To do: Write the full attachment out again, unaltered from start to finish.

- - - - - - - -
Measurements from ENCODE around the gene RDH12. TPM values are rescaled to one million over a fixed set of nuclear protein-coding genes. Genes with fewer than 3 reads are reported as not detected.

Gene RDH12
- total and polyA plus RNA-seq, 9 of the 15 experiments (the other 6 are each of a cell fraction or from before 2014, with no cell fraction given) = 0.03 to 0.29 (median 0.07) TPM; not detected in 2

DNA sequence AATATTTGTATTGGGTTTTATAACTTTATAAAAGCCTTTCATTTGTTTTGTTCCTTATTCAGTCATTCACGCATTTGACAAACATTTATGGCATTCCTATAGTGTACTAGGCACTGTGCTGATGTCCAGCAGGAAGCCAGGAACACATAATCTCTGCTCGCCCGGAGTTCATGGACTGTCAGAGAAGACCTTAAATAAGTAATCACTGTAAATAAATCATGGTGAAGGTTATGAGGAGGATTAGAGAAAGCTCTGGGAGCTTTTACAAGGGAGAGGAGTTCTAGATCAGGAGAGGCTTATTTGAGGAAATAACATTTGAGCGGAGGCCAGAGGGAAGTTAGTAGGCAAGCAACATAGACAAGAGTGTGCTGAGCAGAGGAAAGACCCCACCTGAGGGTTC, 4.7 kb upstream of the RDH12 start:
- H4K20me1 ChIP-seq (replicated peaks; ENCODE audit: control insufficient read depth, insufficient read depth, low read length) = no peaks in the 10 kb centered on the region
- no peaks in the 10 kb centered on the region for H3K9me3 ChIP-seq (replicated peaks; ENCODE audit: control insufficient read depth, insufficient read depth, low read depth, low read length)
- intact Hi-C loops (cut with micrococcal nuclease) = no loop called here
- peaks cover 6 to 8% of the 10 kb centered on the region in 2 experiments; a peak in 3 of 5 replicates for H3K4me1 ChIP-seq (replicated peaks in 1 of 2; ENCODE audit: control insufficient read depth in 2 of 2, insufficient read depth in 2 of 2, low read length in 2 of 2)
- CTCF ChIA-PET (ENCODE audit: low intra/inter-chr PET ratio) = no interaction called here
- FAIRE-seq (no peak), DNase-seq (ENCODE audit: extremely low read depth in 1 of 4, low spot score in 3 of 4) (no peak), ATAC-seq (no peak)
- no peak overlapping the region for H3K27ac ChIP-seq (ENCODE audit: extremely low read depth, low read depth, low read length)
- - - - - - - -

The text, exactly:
Measurements from ENCODE around the gene RDH12. TPM values are rescaled to one million over a fixed set of nuclear protein-coding genes. Genes with fewer than 3 reads are reported as not detected.

Gene RDH12
- total and polyA plus RNA-seq, 9 of the 15 experiments (the other 6 are each of a cell fraction or from before 2014, with no cell fraction given) = 0.03 to 0.29 (median 0.07) TPM; not detected in 2

DNA sequence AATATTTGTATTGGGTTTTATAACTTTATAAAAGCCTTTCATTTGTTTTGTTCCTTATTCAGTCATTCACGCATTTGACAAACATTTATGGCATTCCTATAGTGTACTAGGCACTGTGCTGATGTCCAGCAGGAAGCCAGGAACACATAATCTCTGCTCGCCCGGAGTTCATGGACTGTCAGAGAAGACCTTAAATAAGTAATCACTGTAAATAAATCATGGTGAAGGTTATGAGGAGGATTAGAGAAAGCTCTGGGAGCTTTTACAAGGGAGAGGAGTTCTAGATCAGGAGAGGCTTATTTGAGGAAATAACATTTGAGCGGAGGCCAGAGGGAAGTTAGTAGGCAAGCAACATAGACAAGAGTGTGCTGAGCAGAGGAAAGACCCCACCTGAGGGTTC, 4.7 kb upstream of the RDH12 start:
- H4K20me1 ChIP-seq (replicated peaks; ENCODE audit: control insufficient read depth, insufficient read depth, low read length) = no peaks in the 10 kb centered on the region
- no peaks in the 10 kb centered on the region for H3K9me3 ChIP-seq (replicated peaks; ENCODE audit: control insufficient read depth, insufficient read depth, low read depth, low read length)
- intact Hi-C loops (cut with micrococcal nuclease) = no loop called here
- peaks cover 6 to 8% of the 10 kb centered on the region in 2 experiments; a peak in 3 of 5 replicates for H3K4me1 ChIP-seq (replicated peaks in 1 of 2; ENCODE audit: control insufficient read depth in 2 of 2, insufficient read depth in 2 of 2, low read length in 2 of 2)
- CTCF ChIA-PET (ENCODE audit: low intra/inter-chr PET ratio) = no interaction called here
- FAIRE-seq (no peak), DNase-seq (ENCODE audit: extremely low read depth in 1 of 4, low spot score in 3 of 4) (no peak), ATAC-seq (no peak)
- no peak overlapping the region for H3K27ac ChIP-seq (ENCODE audit: extremely low read depth, low read depth, low read length)